WASHINGTON — In the race for supremacy in artificial intelligence the Pentagon is facing two challenges: scientific gains by adversaries and the uncertainty of developing technology that can be trusted.
The former is being addressed though a multitude of budget paths. Now the Pentagon’s innovation wing is focusing on how to ensure that machine learning and AI entities can work well — and be trusted — with humans.
“This competency-awareness capability contributes to the goal of transforming autonomous systems from tools into trusted, collaborative partners,” DARPA said in a recent solicitation for its Competency-Aware Machine Learning Initiative.
“Proposed research should investigate innovative approaches that enable revolutionary advances in science,” DARPA said. It specifically warned potential vendors that it was not interested in any proposal that offered “evolutionary improvement” to the current technology.
DARPA stands for the Defense Advanced Research Projects Agency.
Machine learning is a subset of artificial intelligence, focusing on computers using algorithms of data to progressively improve at formulating results.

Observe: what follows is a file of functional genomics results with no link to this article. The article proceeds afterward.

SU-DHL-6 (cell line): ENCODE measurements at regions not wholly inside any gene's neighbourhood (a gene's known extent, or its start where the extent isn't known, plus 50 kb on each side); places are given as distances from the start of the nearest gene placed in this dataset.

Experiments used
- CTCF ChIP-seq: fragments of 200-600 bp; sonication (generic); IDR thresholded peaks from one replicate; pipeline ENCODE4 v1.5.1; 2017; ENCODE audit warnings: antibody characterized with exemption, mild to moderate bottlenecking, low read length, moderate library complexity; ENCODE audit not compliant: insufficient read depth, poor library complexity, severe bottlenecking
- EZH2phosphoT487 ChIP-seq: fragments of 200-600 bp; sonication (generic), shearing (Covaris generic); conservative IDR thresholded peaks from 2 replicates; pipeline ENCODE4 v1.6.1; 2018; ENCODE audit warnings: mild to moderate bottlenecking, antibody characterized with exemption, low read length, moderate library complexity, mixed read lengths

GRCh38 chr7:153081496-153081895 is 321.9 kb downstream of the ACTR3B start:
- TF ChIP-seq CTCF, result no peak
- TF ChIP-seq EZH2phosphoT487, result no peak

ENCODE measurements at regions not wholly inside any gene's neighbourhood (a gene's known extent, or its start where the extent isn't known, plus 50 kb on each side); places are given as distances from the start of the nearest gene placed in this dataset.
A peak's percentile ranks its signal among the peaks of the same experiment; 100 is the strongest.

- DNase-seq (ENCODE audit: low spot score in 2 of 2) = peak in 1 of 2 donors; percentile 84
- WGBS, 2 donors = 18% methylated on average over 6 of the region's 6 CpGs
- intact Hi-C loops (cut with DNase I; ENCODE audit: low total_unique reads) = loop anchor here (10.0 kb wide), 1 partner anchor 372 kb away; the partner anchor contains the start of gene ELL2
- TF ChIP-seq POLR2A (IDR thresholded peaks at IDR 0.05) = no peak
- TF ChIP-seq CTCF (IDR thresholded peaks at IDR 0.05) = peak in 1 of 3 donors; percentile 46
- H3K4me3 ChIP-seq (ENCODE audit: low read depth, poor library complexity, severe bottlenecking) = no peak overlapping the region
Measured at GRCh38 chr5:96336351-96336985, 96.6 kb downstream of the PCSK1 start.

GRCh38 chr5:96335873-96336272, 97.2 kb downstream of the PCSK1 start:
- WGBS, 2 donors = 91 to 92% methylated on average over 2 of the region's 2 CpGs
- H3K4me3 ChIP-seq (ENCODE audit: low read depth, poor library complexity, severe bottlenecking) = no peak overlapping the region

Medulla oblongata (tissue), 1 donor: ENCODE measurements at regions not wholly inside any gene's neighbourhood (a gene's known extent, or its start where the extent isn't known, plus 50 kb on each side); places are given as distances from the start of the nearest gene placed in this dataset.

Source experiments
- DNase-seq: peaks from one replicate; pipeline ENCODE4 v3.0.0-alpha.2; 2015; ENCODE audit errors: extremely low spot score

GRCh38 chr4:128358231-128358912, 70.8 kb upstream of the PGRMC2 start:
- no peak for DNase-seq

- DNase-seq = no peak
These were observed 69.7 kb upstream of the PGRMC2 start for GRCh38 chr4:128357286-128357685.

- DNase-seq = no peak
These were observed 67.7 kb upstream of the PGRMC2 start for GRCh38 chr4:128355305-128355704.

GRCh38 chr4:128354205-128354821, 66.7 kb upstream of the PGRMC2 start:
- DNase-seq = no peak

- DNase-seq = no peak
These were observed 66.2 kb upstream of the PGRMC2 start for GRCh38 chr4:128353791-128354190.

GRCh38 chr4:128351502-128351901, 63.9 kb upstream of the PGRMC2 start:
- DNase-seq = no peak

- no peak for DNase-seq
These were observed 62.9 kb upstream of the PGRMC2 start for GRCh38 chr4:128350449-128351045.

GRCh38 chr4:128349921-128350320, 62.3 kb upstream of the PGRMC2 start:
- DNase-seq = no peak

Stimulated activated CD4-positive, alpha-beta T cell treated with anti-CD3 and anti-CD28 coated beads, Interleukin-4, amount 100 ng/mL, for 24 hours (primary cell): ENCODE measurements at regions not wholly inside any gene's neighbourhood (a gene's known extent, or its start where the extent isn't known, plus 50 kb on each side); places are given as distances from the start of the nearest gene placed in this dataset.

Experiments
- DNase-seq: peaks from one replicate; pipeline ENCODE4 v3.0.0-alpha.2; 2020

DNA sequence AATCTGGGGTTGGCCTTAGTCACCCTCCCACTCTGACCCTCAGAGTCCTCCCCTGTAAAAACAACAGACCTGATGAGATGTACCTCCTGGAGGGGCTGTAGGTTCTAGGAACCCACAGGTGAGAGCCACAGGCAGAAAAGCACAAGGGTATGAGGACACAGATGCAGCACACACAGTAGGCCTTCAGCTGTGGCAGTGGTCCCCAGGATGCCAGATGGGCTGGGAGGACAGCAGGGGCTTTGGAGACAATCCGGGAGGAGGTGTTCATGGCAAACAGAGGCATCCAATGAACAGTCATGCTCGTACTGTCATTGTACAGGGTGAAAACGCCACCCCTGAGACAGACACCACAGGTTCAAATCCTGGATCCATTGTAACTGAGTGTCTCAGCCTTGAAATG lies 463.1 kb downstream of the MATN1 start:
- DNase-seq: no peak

The 48-month project will give successful vendors 36 months to research and construct their ideas, then 12 months to demonstrate and tweak the technology, DARPA said. First proposals are due next week.
Part of the trust will come from the machine having its version of confidence to tell the human when it can or cannot do something — eventually through machine-to-human language, DARPA said.
“If the machine can say, ‘I do well in these conditions, but I don’t have a lot of experience in those conditions,’ that will allow a better human-machine teaming,” Jiangying Zhou, a program manager in DARPA’s Defense Sciences Office, said in a release. “The partner then can make a more informed choice.”
That would be starkly different than what exists today in machine-learning autonomous systems, which cannot assess or communicate their competence in rapidly changing situations, Zhou said in the release.
As an example, Zhou said the proposed technology could help an individual select the best self-driving vehicle for a night trip in the rain.
That equation would be extrapolated for critical, quick decision needs for military use, DARPA said.
The new initiative further underscores DARPA’s recognition of the growth of machine intelligence into warfare. DARPA also is exploring how machine-learning algorithms could improve battlefield awareness to better train military personnel.
DARPA also is researching ways to protect machine-learning platforms from deception.